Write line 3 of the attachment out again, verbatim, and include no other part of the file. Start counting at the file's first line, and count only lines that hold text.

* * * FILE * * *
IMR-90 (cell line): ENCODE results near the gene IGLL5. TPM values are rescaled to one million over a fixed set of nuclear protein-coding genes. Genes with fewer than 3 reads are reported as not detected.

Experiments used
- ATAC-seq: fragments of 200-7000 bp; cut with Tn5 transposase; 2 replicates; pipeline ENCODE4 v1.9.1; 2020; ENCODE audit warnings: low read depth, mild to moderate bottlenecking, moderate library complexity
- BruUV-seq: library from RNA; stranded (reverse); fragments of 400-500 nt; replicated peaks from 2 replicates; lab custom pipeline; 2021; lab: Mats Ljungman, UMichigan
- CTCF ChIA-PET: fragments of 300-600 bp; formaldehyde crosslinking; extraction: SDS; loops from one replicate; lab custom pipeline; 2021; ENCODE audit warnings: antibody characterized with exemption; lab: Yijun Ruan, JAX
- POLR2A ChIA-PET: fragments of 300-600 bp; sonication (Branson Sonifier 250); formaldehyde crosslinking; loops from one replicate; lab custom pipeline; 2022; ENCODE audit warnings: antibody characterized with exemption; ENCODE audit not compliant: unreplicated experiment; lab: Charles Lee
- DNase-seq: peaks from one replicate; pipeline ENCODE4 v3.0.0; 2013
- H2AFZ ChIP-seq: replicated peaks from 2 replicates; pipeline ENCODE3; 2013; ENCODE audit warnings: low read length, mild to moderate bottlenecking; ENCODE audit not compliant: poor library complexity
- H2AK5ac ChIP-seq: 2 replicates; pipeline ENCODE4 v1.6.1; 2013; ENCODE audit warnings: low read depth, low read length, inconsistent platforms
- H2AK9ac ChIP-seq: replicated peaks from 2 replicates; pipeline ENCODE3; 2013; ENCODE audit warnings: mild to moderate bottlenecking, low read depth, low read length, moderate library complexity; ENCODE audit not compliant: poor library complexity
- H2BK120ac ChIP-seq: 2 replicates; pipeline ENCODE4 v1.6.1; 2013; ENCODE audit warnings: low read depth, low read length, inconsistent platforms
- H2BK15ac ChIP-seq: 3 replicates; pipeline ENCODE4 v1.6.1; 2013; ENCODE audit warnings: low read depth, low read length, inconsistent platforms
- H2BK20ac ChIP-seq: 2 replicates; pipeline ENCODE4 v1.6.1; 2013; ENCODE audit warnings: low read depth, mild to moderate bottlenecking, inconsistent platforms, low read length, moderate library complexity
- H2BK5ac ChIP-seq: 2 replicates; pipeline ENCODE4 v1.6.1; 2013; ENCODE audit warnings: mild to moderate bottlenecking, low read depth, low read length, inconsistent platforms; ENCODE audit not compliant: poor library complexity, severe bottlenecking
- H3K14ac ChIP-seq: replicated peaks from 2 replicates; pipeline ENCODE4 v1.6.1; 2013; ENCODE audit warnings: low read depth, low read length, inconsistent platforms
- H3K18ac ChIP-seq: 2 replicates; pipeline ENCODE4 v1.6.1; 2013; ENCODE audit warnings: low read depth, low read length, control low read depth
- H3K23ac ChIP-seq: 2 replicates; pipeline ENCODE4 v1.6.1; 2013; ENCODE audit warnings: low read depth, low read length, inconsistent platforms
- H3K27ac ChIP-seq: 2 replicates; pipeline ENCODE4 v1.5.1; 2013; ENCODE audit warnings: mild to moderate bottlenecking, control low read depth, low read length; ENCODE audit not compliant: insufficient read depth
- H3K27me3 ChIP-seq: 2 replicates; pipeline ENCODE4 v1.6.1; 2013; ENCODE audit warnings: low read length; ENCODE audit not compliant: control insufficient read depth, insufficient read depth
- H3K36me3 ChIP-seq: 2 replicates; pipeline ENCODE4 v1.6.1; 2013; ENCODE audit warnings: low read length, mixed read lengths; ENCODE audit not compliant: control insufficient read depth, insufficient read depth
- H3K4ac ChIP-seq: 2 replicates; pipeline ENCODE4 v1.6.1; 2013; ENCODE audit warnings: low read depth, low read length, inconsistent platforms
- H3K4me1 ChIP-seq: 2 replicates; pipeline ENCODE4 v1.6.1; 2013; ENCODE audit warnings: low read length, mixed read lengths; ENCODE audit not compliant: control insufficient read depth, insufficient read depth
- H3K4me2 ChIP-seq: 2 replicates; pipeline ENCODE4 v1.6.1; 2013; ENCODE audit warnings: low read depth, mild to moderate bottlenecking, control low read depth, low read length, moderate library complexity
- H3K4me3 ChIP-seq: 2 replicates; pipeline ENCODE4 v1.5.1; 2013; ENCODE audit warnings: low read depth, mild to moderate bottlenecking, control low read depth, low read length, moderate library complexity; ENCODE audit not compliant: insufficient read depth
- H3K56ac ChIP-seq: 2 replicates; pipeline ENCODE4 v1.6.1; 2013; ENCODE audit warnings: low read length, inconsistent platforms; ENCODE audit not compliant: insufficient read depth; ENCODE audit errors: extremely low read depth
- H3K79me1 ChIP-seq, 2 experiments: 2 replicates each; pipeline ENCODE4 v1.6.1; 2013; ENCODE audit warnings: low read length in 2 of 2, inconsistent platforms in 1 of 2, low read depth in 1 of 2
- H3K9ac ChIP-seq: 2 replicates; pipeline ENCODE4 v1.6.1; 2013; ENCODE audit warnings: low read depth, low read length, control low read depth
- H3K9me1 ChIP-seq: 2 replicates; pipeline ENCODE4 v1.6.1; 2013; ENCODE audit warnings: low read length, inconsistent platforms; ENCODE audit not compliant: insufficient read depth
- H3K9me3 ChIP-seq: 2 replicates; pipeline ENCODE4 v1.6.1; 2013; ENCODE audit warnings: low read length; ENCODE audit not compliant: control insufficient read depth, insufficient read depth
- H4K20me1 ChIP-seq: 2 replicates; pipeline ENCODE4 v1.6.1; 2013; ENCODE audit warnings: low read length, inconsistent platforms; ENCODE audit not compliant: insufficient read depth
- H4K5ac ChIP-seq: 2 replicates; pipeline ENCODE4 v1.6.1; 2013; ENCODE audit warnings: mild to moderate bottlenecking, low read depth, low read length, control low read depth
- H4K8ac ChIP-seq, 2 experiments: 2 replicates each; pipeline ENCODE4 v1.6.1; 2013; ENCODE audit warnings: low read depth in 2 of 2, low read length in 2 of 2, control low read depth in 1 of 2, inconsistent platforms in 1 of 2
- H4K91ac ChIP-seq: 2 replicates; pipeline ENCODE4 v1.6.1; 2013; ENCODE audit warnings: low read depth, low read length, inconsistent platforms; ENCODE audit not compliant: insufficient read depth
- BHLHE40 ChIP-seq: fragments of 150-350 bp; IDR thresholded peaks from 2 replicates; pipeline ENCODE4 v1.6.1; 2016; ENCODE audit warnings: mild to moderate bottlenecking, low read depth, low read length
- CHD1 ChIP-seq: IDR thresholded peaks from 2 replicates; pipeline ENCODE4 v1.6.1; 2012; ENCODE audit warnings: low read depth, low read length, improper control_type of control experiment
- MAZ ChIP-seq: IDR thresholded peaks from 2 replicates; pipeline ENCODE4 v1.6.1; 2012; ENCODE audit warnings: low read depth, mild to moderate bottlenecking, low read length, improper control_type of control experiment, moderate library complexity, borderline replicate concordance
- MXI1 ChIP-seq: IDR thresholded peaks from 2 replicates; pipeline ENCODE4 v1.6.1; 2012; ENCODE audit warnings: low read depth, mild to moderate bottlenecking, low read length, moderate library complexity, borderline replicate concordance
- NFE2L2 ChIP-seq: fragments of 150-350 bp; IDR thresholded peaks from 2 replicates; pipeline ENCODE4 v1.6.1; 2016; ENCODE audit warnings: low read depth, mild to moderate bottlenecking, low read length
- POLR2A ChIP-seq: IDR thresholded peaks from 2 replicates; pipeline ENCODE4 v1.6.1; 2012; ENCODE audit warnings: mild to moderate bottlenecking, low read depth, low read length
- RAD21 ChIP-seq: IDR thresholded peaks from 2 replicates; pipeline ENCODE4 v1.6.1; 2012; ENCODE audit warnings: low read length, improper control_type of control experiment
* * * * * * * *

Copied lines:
- ATAC-seq: fragments of 200-7000 bp; cut with Tn5 transposase; 2 replicates; pipeline ENCODE4 v1.9.1; 2020; ENCODE audit warnings: low read depth, mild to moderate bottlenecking, moderate library complexity